If you want people to do something, you have to sell your ideas to them. Whether you want your child to clean their room, a co-worker to pitch in more, or even your boss to implement a new strategy, being able to sell your ideas is crucial.
Unfortunately, most people resort to telling or even yelling during these times. And those are the least effective ways to elicit real change or action in others. The good news is that there are three time-tested approaches for putting your ideas across that arouse interest and enthusiasm. So if you want to sell your ideas to others in a way that doesn’t alienate or come across as being bossy, here are three strategies to try.
1. Use a fishing pole.
Since it is very difficult to ram a hook into a fish’s mouth, the person fishing casts their pole temptingly near the fish. The fish is then enticed to come to the baited hook. The point: don’t appear too anxious to have your idea accepted; just bring it out where it can be seen.
People will accept your idea especially when they consider it their own. Say something like, “Have you considered this,” instead of, “This is the way.” Similarly, “Do you think this idea would work?” is better than, “Here’s what we should do!” Let others sell themselves on your idea; then they will stay sold.
2. Let the other person argue your case for you.
Present your own objections first. People feel compelled to react when an objection is raised. Ben Franklin said that the way to convince another is to state your case moderately and accurately. Then he suggested saying that you may be mistaken about it, which prompts your listener to convince you of the correctness of your position. On the other hand, if you present your idea in a tone of great confidence and arrogance, you may get an opponent.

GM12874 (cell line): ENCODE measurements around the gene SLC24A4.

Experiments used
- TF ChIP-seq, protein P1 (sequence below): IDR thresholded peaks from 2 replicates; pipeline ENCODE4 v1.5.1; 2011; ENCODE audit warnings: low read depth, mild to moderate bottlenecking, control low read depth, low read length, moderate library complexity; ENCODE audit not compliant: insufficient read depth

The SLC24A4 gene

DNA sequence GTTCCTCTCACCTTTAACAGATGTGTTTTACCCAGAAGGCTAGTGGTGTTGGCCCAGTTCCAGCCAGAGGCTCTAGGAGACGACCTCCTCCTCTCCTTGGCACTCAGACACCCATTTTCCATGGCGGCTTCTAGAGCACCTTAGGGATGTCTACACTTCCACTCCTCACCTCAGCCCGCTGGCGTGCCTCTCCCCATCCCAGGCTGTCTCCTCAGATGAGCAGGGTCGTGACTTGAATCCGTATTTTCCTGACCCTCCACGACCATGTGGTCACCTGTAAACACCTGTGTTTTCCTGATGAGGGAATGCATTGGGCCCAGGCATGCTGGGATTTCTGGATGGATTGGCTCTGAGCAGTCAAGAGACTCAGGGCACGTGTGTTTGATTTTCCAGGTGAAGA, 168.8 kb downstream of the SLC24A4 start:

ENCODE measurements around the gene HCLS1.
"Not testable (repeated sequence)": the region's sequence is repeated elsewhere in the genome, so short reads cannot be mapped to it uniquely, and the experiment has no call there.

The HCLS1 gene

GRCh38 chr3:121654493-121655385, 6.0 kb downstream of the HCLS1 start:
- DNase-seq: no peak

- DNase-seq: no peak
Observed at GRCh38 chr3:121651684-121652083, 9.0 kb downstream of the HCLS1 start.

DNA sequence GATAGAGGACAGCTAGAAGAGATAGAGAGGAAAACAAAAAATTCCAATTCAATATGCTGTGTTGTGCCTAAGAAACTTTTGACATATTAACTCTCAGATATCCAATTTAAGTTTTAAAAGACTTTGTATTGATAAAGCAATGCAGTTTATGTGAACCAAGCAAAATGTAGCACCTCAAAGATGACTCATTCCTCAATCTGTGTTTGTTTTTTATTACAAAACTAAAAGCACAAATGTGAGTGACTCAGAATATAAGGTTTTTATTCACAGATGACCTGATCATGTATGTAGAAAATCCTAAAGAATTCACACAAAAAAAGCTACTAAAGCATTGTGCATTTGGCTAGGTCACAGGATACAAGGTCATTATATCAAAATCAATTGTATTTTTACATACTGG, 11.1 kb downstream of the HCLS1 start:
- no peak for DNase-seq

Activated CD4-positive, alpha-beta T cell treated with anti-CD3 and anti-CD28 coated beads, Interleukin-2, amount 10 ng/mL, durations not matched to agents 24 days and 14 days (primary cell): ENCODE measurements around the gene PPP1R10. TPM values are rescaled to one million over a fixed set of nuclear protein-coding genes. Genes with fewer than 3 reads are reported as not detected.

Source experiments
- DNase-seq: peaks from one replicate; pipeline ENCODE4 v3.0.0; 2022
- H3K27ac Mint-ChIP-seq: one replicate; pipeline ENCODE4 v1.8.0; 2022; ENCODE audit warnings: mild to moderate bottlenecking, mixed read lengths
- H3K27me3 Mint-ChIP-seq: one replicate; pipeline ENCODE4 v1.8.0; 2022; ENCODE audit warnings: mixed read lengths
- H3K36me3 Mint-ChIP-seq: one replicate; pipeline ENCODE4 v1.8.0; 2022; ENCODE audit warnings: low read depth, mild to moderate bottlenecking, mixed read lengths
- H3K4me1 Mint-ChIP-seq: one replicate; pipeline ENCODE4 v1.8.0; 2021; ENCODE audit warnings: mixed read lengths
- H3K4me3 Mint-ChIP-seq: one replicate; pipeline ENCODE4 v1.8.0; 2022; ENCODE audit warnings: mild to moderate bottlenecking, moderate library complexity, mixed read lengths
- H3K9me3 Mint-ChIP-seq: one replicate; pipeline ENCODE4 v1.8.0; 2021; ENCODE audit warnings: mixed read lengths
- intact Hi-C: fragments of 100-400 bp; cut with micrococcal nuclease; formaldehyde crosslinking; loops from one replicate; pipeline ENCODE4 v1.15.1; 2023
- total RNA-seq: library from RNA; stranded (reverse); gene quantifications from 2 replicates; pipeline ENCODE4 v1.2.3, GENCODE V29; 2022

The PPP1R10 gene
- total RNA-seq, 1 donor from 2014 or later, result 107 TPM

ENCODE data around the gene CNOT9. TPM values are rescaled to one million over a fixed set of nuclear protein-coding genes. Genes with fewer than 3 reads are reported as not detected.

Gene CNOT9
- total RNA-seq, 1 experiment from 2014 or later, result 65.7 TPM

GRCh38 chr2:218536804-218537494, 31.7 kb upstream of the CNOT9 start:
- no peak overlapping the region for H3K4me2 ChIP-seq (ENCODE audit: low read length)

Abraham Lincoln used a variation of this technique in selling his position to a jury. He argued both sides of the case. But there was always his subtle suggestion that his side was the logical one. An opposing lawyer once said that Lincoln made a better statement of his case to the jury than he could have made himself.
3. Ask; don’t tell.
Perhaps the most famous display of the “ask; don’t tell” technique was made by Patrick Henry. In his famous “Liberty or Death” speech, notice how he used this approach: “Our brethren are already in the field. Why stand we here idle? Shall we lie supinely on our backs? What is it that gentlemen wish? What would they have? Is life so dear or peace so sweet as to be purchased at the price of slavery?”
If he had said all his points in statements instead of questions, the result would have been antagonism. Instead, he used questions to spur people to action.
Tip: Analyze your audience and the idea you want to sell to them. Then decide which of these three techniques would be the best to implement. When you use these strategies, you’ll be more apt to convince others to your way of thinking.
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